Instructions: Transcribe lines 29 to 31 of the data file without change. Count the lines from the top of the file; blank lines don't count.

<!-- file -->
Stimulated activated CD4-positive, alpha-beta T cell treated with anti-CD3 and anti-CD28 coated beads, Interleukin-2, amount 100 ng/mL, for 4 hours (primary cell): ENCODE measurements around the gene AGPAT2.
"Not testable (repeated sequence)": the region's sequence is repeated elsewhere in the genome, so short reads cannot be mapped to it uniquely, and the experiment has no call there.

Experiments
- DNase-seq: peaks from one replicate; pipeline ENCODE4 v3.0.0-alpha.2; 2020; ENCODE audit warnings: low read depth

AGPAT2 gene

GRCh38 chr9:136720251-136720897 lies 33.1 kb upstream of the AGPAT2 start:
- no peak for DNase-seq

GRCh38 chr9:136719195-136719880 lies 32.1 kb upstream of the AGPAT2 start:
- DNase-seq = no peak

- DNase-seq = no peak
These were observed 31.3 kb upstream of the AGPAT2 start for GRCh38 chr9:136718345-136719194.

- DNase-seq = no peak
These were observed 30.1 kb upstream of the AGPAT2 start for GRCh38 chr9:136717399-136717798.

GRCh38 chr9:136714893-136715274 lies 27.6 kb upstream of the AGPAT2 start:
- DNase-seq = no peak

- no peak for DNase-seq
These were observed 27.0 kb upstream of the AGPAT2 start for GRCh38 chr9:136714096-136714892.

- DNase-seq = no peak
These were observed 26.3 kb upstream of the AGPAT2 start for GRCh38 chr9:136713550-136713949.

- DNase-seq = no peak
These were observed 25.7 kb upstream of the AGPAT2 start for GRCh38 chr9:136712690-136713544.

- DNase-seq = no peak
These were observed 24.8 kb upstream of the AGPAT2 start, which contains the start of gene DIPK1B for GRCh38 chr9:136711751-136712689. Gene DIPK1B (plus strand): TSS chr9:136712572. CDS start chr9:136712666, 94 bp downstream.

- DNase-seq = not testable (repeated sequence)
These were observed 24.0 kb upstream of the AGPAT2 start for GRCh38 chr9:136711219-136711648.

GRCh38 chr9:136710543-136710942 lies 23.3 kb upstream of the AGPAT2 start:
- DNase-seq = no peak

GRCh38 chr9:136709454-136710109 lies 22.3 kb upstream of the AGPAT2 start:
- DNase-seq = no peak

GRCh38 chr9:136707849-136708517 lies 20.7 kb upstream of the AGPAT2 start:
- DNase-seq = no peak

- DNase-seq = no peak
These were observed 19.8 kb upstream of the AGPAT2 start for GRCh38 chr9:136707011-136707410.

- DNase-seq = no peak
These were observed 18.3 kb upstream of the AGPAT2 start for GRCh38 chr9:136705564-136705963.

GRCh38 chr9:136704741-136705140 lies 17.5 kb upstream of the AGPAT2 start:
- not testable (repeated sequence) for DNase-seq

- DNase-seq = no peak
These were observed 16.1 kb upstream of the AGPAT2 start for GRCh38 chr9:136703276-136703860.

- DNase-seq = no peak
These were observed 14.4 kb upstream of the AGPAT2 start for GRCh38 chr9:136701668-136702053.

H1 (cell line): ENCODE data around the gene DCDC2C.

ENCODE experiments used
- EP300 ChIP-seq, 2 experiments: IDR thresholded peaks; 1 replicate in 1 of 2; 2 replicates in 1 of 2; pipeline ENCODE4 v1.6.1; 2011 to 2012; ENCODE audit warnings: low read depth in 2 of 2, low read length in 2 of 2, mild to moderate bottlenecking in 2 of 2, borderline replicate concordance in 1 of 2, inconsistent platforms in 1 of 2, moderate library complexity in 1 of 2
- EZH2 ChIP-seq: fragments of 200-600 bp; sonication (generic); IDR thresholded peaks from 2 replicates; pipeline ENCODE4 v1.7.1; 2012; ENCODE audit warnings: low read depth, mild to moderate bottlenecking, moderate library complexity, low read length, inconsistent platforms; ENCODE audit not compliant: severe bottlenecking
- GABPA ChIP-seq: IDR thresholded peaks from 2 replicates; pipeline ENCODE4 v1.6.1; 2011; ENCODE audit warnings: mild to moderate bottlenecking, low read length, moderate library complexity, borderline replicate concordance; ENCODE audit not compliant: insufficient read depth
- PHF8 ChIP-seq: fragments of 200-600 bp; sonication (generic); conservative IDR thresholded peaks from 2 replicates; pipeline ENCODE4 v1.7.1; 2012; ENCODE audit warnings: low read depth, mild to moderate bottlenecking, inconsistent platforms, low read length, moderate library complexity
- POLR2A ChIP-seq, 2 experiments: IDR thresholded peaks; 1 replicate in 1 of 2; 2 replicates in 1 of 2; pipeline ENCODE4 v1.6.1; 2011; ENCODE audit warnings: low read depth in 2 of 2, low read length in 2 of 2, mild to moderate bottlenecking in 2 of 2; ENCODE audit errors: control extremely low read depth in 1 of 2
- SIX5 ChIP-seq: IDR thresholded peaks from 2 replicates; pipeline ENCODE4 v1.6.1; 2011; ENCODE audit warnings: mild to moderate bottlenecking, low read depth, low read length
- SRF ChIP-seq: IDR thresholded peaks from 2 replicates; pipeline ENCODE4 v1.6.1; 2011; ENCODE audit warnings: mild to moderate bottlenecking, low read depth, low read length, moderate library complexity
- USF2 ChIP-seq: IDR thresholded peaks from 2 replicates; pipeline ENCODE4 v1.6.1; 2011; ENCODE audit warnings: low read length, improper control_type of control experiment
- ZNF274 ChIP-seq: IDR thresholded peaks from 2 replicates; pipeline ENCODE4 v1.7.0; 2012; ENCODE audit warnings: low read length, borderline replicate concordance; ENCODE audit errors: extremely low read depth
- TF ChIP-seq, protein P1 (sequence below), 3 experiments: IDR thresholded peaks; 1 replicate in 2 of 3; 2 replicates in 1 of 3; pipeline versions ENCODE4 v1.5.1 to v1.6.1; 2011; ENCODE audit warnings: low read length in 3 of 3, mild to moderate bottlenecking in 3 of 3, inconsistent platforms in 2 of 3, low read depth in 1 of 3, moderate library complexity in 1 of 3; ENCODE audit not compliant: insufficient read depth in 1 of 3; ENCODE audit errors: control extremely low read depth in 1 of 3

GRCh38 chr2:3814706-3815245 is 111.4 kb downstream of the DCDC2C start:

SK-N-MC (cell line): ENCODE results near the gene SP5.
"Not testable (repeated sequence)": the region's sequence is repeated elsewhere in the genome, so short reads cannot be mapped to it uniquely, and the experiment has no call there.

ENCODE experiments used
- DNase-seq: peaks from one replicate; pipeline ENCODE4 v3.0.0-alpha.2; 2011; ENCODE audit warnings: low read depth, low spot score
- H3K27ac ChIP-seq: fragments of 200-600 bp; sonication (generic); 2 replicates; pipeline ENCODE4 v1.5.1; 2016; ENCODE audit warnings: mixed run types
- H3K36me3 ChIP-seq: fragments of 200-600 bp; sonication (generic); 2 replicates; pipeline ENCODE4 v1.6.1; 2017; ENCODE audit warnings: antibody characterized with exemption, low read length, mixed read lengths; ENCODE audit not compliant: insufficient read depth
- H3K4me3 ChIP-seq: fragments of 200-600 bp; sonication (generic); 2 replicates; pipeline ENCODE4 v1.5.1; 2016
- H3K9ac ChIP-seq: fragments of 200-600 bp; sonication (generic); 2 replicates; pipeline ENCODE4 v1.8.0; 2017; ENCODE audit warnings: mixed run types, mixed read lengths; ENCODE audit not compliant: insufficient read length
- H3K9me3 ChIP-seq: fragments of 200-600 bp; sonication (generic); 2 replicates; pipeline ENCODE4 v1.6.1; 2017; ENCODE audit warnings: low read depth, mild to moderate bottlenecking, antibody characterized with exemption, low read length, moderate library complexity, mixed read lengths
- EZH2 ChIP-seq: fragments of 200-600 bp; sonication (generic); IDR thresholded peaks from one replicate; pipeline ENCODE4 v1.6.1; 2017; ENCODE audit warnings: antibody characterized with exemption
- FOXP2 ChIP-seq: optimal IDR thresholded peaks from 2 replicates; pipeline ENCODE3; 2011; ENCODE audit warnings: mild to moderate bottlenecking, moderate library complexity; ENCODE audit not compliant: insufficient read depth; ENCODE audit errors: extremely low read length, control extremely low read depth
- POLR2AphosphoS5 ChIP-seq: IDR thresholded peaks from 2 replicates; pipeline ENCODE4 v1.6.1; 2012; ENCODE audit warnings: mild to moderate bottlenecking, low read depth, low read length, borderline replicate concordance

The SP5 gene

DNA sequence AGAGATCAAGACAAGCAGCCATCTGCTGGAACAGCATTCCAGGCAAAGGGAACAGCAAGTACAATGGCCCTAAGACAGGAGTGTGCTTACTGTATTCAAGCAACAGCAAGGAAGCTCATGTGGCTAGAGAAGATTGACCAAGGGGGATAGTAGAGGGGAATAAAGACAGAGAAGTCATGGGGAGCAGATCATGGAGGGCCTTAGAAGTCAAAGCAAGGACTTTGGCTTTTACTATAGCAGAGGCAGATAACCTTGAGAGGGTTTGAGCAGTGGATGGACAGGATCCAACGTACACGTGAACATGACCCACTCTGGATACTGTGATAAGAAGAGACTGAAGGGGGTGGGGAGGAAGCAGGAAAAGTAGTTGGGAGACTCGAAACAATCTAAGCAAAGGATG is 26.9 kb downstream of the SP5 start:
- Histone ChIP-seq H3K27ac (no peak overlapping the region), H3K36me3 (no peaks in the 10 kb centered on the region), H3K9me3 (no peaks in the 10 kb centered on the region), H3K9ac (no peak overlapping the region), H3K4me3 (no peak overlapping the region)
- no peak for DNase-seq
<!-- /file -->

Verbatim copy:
- DNase-seq = no peak

GRCh38 chr9:136707849-136708517 lies 20.7 kb upstream of the AGPAT2 start:
- DNase-seq = no peak